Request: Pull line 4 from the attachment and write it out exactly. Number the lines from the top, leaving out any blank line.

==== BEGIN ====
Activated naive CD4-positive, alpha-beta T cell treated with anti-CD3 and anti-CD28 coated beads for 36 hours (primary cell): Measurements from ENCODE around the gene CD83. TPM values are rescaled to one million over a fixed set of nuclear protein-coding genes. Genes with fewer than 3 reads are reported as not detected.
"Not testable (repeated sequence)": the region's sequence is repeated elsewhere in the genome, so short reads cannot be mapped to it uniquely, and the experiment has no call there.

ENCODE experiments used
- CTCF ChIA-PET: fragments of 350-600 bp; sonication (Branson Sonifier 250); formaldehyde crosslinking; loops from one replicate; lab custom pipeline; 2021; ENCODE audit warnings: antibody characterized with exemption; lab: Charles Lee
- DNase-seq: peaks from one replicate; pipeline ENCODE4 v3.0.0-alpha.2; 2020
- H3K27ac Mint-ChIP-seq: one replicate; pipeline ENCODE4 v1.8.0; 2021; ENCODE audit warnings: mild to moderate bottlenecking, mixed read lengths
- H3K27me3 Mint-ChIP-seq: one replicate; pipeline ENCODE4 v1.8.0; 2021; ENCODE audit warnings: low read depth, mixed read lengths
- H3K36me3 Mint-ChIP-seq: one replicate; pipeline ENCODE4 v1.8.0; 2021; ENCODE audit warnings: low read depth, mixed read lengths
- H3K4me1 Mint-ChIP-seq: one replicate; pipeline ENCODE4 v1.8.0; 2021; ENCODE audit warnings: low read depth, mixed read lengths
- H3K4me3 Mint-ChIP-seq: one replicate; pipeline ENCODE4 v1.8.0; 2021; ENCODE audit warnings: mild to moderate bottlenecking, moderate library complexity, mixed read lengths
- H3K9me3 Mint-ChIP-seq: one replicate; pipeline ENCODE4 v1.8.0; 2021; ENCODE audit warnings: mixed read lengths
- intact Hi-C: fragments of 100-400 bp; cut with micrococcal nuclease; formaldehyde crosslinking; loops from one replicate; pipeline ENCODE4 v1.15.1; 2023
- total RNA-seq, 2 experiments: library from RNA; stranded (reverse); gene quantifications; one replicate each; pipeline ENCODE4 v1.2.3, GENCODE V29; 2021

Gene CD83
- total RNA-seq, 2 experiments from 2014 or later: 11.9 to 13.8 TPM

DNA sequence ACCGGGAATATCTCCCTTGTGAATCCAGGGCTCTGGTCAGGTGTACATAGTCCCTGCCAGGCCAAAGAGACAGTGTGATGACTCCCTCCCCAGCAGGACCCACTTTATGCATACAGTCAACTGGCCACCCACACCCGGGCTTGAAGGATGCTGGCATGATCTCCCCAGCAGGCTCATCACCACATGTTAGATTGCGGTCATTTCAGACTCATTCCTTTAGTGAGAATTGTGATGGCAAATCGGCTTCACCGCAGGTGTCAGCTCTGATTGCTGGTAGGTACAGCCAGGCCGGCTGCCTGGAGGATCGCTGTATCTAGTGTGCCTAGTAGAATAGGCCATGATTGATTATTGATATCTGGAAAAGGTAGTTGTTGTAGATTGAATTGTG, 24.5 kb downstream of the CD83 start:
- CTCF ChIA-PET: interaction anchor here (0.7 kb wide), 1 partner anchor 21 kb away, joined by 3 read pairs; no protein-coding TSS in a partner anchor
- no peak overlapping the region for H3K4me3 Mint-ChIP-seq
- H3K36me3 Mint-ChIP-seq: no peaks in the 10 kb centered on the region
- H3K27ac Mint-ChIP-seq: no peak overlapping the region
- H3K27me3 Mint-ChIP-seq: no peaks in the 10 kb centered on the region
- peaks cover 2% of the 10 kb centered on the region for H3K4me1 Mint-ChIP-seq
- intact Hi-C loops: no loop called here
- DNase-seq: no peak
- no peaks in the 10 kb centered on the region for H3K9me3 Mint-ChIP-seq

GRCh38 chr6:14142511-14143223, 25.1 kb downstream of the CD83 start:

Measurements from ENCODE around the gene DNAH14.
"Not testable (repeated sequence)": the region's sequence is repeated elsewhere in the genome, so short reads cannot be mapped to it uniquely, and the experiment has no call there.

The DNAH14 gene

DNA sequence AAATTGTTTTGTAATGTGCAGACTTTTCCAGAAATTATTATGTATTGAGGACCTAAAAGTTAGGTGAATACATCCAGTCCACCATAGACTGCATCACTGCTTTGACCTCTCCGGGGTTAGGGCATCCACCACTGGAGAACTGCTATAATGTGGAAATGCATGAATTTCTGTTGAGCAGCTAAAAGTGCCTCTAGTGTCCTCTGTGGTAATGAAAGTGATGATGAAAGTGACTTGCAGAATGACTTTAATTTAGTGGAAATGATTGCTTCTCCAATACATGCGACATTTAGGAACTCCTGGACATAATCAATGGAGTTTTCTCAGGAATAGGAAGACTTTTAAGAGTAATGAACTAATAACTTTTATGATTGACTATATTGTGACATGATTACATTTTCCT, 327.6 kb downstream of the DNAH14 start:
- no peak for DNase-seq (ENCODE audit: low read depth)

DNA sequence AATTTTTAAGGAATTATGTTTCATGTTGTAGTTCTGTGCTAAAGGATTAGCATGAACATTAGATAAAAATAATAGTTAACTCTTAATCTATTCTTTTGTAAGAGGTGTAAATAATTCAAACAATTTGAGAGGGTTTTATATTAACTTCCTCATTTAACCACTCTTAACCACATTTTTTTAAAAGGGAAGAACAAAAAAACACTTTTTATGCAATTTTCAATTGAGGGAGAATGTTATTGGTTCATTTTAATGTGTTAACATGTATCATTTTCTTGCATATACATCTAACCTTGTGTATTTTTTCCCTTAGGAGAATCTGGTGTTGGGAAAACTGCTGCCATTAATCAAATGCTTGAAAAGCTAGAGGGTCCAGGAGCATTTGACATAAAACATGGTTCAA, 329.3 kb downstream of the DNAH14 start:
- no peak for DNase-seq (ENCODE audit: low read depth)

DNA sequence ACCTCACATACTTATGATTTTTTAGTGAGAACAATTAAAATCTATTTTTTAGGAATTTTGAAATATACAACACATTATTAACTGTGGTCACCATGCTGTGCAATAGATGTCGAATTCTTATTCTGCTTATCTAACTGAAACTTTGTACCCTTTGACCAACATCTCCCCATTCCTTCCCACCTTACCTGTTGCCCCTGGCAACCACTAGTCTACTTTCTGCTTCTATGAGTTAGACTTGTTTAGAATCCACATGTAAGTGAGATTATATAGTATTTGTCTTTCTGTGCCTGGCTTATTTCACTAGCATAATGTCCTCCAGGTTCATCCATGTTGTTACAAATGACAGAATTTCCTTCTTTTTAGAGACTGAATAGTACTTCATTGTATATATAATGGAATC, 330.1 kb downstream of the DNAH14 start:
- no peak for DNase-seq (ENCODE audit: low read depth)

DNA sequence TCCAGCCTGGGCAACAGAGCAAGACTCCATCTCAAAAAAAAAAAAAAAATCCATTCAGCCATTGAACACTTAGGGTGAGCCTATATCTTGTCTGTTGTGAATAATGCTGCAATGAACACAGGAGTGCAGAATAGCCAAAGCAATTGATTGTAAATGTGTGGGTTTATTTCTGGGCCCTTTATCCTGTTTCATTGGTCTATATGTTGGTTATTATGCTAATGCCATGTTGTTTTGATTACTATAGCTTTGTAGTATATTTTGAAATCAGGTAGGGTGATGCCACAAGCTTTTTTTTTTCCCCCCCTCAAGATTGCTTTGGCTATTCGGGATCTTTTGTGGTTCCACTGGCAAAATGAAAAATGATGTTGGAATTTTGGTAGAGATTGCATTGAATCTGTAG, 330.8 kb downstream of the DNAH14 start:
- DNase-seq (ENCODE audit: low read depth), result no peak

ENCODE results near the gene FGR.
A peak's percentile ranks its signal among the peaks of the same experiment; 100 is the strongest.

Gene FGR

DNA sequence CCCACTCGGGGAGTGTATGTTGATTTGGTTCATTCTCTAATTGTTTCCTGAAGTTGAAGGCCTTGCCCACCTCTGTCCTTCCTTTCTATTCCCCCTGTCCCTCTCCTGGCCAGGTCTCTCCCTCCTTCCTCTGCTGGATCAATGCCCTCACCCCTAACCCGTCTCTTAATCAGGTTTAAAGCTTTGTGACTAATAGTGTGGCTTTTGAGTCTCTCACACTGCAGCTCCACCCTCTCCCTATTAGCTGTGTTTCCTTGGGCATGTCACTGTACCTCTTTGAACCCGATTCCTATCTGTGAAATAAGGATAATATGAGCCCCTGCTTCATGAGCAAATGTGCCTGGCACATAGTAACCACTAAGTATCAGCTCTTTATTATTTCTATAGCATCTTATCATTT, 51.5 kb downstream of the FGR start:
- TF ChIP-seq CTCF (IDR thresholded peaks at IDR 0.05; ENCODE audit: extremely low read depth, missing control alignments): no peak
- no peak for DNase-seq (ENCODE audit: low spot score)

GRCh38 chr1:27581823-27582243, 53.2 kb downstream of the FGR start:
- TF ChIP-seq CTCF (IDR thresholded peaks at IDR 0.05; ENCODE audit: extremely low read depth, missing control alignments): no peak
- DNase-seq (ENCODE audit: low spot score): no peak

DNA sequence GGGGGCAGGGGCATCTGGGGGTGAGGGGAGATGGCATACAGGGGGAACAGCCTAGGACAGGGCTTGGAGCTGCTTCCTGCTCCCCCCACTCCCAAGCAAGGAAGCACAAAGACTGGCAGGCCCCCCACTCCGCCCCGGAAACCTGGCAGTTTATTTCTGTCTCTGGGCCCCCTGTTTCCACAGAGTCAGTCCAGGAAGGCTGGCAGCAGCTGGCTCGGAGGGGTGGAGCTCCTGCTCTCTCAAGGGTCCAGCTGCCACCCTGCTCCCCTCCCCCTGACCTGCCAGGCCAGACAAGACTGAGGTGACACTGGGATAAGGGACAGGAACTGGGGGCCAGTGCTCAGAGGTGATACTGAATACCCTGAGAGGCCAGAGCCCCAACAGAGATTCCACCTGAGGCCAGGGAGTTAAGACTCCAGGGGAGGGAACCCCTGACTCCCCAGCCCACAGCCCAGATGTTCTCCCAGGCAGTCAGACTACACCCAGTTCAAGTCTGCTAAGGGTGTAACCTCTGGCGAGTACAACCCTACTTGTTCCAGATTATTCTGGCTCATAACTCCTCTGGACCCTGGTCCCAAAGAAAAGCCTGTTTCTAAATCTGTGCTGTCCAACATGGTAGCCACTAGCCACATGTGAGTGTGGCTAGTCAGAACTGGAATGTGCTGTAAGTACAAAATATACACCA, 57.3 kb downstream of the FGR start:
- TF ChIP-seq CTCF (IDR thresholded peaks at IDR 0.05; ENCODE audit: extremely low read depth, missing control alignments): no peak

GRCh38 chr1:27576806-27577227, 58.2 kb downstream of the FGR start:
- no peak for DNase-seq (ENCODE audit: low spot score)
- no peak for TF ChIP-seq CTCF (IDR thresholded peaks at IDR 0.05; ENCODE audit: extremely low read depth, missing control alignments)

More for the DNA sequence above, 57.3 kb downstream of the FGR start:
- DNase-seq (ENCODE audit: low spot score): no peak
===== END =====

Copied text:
- CTCF ChIA-PET: fragments of 350-600 bp; sonication (Branson Sonifier 250); formaldehyde crosslinking; loops from one replicate; lab custom pipeline; 2021; ENCODE audit warnings: antibody characterized with exemption; lab: Charles Lee